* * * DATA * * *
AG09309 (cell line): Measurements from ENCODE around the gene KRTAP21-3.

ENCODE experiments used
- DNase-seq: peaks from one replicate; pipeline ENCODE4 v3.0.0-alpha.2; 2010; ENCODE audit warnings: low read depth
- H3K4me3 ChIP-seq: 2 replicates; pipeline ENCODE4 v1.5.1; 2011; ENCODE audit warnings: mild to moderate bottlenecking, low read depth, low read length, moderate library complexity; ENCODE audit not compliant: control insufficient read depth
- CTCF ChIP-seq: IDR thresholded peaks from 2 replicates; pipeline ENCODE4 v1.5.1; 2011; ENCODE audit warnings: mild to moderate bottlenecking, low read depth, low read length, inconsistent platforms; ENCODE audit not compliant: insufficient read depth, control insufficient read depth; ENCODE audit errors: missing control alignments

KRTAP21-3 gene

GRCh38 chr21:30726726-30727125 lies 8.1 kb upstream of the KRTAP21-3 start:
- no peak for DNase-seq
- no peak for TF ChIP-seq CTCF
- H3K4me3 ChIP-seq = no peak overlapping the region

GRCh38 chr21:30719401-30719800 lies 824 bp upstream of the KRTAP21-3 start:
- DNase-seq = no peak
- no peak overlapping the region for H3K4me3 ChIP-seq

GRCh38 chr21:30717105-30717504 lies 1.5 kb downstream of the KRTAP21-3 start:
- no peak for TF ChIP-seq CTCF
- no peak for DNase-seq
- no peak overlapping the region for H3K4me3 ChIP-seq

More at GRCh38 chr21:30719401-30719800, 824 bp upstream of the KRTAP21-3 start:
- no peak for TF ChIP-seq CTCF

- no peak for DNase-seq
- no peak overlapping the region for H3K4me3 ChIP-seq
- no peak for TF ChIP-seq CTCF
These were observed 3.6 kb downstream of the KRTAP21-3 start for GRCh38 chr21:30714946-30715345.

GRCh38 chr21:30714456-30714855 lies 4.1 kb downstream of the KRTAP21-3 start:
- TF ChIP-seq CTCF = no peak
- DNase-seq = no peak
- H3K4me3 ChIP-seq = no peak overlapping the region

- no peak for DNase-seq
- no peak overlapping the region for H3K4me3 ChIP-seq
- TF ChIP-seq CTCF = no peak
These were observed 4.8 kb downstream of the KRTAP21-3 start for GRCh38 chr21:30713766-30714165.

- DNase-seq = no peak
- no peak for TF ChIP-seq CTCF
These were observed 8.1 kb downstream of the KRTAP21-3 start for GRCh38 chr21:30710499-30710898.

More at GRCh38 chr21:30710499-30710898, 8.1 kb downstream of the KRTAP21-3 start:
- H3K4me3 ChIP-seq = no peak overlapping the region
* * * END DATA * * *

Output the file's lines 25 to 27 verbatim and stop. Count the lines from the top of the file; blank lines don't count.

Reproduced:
- TF ChIP-seq CTCF = no peak
- DNase-seq = no peak
- H3K4me3 ChIP-seq = no peak overlapping the region